Sunday’s episode of The Simpsons will include a ‘live’ segment at the end.
The conclusion of the show titled “Simprovised” will feature Homer answering audience questions in real-time.
This groundbreaking idea will be made possible by state of the art motion capture technology and Adobe Character Animator, which will involve voice actor Dan Castellaneta improvising in character.
The segment will last for three minutes, and will feature Homer sitting in a fixed animated background translating the actor’s answers.
Screening live episodes of comedies and dramas is nothing new – but for an animated series to try it seems remarkable. The episode will center on Homer trying out stand up comedy after a disastrous attempt at public speaking at the power planet.
Exec producer Al Jean credited to innovative idea to writer/producer John Frink.
He said: “It was John Frink’s idea to go live on the air [during both the East Coast and West Coast broadcasts]. There are three rules: You have to be over 18, the questions are for Homer only and they have to be about current events.”
Homer will reportedly hold up a copy of Sunday’s newspaper to prove that the segment is live. The deadline for submitting questions was last week.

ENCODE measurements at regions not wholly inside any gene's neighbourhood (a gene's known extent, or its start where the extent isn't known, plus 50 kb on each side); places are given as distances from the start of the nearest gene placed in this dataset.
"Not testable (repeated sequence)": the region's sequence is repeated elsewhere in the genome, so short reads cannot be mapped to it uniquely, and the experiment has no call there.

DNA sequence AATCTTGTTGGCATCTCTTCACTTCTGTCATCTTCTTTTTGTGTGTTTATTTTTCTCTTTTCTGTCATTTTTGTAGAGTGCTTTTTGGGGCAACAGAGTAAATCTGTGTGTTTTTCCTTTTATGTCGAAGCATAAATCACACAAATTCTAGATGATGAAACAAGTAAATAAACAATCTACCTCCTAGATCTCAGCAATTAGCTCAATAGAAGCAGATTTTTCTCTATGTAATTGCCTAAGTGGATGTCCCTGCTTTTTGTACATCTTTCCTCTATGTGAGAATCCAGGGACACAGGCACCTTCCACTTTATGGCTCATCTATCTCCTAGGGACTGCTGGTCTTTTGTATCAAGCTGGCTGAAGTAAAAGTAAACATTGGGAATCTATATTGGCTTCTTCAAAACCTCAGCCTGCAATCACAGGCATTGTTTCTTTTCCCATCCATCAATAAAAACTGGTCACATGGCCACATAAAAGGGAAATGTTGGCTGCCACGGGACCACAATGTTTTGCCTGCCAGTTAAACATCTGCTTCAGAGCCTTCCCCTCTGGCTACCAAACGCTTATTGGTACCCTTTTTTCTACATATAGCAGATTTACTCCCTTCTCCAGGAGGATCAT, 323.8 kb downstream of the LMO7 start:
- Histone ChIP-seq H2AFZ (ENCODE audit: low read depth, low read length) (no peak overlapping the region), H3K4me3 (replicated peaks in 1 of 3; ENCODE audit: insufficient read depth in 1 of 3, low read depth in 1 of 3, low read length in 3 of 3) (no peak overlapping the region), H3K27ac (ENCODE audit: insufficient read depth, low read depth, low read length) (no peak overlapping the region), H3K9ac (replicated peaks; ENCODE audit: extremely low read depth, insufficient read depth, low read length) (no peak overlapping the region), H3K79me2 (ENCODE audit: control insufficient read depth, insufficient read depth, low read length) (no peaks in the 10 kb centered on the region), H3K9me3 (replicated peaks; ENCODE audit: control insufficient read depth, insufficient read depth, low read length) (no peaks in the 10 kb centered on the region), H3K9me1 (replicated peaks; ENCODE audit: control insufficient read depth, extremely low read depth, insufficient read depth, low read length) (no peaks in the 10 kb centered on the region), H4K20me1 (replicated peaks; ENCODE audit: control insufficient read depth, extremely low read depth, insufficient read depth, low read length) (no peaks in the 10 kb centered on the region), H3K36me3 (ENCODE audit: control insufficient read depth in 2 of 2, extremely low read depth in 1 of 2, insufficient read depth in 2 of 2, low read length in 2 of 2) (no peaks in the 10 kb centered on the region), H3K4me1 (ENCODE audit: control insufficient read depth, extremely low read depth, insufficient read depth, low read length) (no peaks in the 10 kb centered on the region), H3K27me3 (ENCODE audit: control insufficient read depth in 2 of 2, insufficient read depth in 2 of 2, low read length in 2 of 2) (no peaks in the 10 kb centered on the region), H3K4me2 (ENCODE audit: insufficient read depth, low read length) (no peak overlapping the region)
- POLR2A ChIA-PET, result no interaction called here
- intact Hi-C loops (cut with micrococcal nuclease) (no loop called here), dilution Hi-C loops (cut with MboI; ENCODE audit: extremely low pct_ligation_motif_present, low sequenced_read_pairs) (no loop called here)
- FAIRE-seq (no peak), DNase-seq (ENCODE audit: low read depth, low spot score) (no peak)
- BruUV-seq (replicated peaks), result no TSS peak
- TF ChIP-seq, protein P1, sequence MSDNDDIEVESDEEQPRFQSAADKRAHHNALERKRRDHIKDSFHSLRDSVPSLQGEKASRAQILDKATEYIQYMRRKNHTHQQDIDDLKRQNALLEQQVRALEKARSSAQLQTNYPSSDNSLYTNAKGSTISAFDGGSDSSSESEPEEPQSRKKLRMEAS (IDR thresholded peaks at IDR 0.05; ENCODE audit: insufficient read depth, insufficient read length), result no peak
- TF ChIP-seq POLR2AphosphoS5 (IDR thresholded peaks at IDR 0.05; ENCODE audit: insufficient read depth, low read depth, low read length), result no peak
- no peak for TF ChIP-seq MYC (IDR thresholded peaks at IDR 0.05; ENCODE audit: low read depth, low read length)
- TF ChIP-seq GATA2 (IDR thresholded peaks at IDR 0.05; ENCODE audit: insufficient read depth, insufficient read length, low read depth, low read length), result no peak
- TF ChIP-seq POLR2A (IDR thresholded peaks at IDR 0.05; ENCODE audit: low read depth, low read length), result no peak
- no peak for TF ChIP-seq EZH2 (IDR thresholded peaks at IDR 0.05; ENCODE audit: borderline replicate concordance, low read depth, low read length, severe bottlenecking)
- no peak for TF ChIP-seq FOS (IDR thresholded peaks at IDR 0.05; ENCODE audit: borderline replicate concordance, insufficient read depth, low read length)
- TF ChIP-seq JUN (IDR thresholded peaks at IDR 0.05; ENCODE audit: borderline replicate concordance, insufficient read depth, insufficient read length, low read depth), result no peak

Producer Jean said the idea of doing something live with the character was floated during the production of The Simpsons movie in 2007 – presumably to promote the film. However the technology was not sophisticated enough back then.
Tests runs have reportedly worked well, but anything can happen during a live broadcast – so lets see.
However, the writers have cleverly only asked for current event questions and have already suspended the submissions process. So it’s fair to say they will the actor will know some of the questions coming his way.
The Simpsons has been running for 27 seasons, and this will be its 595th episode. The iconic show used to part of the cultural zeitgeist and is quite rightly known as one of the best TV shows ever.
The live gimmick will surely be a huge ratings boost for a series which has seen its cultural importance and overall quality dip in recent years.
We’ll have more on the tech behind The Simpsons’ live segment soon.
Source: The Wall Street Journal